• Keep Records and Correspondence:
    Save copies of all forms and documents submitted.
    Keep any correspondence from Service Canada for future reference.
  • Follow Up:
    If necessary, follow up with Service Canada if you do not receive a response within the expected time frame.
  • Prepare for Possible Rejection:
    If your application is denied, you can request a reconsideration.
    This request must be submitted within 90 days of receiving the decision.

Remember, each case is unique, and the process can vary slightly. It’s important to consult with Service Canada or a professional if you have specific questions or unique circumstances.

Are my CPP Benefits Taxable?

Yes, Canada Pension Plan (CPP) disability benefits are taxable income. When you receive CPP disability benefits, you must report them on your annual income tax return. The Canada Revenue Agency (CRA) considers these benefits as income, and you will be taxed accordingly. You can request that tax be deducted from your monthly payment to avoid having to pay a large amount at tax time. It’s also worth noting that if you have little other income, the taxes due on your CPP disability benefits may be quite low, and you might even be eligible for certain tax credits and deductions that could reduce your taxable income.

Key Differences Between LTD and CPP Disability

The differences between long-term disability (LTD) and Canada Pension Plan (CPP) disability benefits are not always clear-cut. 

LTD is an insurance policy you get from your employer or privately. If you become too ill or injured to work for an extended period of time, LTD can provide financial support. The amount of aid you obtain depends on the details of your particular policy, but typically it offers around 60-85% of your pre-tax regular income. More info about LTD can be found here.

On the other hand, CPP disability benefitsare a part of the Canadian government’s pension plan. They’re available if you’ve made enough contributions to the CPP and cannot work regularly due to a severe and prolonged physical or mental disability. Click here for more information on CPP Disability Benefits.

Differences in Eligibility Criteria

To qualify for LTD a claimant needs to show that he of she suffers a total disability and is unable to complete the substantial duties of his or her own employment for the first two years of disability. Then, after the two year juncture, a claimant has the burden of showing that he or she is completely disabled from any occupation for which he or she is reasonably suited by way of education, training or experience.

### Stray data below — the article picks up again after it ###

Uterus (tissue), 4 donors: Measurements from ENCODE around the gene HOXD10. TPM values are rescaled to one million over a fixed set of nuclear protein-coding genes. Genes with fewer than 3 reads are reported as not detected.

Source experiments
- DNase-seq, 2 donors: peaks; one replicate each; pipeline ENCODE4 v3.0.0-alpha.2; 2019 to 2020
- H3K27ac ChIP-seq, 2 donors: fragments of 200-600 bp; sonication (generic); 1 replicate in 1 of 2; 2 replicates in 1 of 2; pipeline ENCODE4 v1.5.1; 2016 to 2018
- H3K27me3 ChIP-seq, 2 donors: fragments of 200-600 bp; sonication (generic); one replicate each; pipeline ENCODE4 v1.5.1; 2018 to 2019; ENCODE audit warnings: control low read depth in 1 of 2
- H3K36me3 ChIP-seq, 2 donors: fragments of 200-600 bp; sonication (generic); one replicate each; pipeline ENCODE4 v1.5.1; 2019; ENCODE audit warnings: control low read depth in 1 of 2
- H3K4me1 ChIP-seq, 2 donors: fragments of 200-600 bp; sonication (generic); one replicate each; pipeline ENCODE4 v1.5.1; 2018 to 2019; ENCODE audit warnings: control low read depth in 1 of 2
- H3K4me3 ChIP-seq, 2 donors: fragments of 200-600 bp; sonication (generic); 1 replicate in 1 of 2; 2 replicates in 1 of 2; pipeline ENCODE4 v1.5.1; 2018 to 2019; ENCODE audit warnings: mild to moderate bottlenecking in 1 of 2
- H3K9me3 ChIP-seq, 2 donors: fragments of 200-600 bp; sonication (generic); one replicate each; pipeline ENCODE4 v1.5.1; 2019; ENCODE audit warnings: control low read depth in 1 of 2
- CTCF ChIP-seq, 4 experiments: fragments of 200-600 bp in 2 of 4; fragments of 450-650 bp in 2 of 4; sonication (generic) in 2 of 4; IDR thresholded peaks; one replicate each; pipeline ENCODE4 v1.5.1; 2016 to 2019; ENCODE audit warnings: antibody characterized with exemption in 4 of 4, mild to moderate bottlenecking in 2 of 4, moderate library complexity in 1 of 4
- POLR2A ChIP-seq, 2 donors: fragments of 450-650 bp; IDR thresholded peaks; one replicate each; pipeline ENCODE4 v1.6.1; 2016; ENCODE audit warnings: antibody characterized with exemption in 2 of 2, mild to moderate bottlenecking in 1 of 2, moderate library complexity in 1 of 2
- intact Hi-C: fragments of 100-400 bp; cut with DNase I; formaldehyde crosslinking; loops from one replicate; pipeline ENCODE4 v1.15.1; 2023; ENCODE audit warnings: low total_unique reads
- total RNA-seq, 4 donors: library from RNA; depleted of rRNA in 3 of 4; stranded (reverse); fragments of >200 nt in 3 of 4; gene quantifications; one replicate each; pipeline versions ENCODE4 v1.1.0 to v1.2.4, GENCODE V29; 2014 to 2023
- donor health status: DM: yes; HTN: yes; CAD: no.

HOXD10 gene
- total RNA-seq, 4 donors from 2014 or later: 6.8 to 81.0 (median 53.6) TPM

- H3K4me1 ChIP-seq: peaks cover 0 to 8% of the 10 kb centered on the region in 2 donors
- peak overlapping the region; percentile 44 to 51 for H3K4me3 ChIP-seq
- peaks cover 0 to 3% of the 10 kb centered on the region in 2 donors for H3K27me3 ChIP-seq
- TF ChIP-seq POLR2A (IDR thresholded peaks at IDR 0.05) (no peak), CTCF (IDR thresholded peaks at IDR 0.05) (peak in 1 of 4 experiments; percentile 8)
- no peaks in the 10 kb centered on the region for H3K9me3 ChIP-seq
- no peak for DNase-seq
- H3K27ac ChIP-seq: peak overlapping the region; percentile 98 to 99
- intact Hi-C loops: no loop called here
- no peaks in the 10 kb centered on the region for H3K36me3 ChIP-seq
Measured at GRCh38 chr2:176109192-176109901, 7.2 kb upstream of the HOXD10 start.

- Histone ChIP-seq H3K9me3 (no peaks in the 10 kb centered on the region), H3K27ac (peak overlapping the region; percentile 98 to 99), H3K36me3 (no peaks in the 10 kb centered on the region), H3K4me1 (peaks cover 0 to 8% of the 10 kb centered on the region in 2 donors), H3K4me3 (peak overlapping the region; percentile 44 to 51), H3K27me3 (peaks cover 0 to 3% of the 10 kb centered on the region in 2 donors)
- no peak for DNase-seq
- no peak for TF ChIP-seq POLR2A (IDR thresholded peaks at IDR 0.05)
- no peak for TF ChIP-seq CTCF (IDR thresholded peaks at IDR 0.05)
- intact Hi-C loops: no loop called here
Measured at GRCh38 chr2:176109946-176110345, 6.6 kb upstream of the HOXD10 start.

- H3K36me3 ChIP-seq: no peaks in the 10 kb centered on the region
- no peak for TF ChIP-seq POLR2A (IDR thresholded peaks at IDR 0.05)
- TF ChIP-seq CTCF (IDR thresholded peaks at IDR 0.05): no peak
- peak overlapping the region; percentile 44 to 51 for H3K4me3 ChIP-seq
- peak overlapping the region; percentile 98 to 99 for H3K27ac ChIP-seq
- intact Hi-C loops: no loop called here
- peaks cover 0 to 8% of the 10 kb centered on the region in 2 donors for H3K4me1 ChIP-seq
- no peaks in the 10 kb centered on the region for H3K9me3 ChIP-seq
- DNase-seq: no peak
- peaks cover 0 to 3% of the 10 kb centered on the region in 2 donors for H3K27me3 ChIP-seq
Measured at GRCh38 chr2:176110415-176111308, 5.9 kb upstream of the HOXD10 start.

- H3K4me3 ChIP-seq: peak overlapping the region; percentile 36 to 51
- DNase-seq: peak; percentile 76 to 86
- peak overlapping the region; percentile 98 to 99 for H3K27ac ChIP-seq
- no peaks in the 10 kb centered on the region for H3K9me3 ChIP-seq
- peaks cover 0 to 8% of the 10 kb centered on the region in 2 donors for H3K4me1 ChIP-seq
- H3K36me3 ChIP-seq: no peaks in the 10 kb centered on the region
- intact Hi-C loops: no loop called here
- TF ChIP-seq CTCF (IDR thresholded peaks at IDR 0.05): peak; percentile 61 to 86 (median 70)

To be eligible for Canada Pension Plan (CPP) Disability benefits, you must have a severe and prolonged disability that prevents you from being able to work at any job on a regular basis. The term “severe” means that you have a mental or physical disability that regularly stops you from doing any type of substantially gainful work. “Prolonged” means that the disability is long-term and of indefinite duration, or is likely to result in death. Additionally, you must have made sufficient contributions to the CPP during your working years. Typically, this means you must have contributed to the CPP in four of the last six years at a certain minimum level, or three of the last six years if you have contributed for at least 25 years. It’s important to note that these contributions are based on earnings from employment or self-employment in Canada.

Benefit Amount

The amount of benefits received from LTD and CPP disability can also differ. With LTD, the monthly payout is a pre-determined percentage of your income before becoming disabled.

The amount of monthly Canada Pension Plan (CPP) Disability benefits is calculated based on how much and for how long you have contributed to the CPP, along with your average earnings over your working life. Here’s a simplified breakdown of the calculation:

  1. Base Component: There is a fixed flat-rate portion that every person who qualifies for CPP Disability receives. This amount is set by the government and can change year-to-year. In 2023 the flat-rate component is $558.74.